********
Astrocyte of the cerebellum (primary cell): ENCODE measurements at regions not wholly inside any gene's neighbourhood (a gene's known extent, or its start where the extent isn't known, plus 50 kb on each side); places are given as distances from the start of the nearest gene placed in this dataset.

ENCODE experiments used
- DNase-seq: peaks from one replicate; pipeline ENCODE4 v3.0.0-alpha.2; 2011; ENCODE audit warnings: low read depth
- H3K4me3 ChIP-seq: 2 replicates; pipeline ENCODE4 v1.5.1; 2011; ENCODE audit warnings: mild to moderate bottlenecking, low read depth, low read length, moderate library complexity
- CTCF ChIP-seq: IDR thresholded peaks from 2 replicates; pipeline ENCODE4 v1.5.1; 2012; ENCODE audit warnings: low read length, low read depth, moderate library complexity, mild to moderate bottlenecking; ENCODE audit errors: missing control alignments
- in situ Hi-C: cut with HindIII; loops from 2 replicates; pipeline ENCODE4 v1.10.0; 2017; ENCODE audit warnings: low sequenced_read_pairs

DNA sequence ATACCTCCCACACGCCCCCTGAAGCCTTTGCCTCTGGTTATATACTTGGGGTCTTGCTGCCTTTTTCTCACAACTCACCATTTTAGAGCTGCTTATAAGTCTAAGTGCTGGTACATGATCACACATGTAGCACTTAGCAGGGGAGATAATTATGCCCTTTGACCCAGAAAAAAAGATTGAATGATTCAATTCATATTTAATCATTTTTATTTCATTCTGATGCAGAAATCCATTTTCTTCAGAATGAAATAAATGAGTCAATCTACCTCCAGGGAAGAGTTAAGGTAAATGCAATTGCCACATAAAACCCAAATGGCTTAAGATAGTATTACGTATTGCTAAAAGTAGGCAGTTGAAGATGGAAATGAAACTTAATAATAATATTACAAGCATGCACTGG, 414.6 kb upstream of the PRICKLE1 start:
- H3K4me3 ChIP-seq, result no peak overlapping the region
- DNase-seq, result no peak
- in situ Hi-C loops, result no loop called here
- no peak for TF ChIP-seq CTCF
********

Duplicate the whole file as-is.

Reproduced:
Astrocyte of the cerebellum (primary cell): ENCODE measurements at regions not wholly inside any gene's neighbourhood (a gene's known extent, or its start where the extent isn't known, plus 50 kb on each side); places are given as distances from the start of the nearest gene placed in this dataset.

ENCODE experiments used
- DNase-seq: peaks from one replicate; pipeline ENCODE4 v3.0.0-alpha.2; 2011; ENCODE audit warnings: low read depth
- H3K4me3 ChIP-seq: 2 replicates; pipeline ENCODE4 v1.5.1; 2011; ENCODE audit warnings: mild to moderate bottlenecking, low read depth, low read length, moderate library complexity
- CTCF ChIP-seq: IDR thresholded peaks from 2 replicates; pipeline ENCODE4 v1.5.1; 2012; ENCODE audit warnings: low read length, low read depth, moderate library complexity, mild to moderate bottlenecking; ENCODE audit errors: missing control alignments
- in situ Hi-C: cut with HindIII; loops from 2 replicates; pipeline ENCODE4 v1.10.0; 2017; ENCODE audit warnings: low sequenced_read_pairs

DNA sequence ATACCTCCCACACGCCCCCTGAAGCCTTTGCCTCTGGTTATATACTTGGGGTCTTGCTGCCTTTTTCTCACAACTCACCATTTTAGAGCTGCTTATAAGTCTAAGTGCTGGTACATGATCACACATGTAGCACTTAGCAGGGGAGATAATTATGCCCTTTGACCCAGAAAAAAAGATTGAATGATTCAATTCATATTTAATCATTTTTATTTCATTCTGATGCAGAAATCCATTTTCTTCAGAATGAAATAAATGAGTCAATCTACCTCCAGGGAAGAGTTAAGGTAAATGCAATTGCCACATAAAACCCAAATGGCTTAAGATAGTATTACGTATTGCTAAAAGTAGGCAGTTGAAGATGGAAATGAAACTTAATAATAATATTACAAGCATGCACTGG, 414.6 kb upstream of the PRICKLE1 start:
- H3K4me3 ChIP-seq, result no peak overlapping the region
- DNase-seq, result no peak
- in situ Hi-C loops, result no loop called here
- no peak for TF ChIP-seq CTCF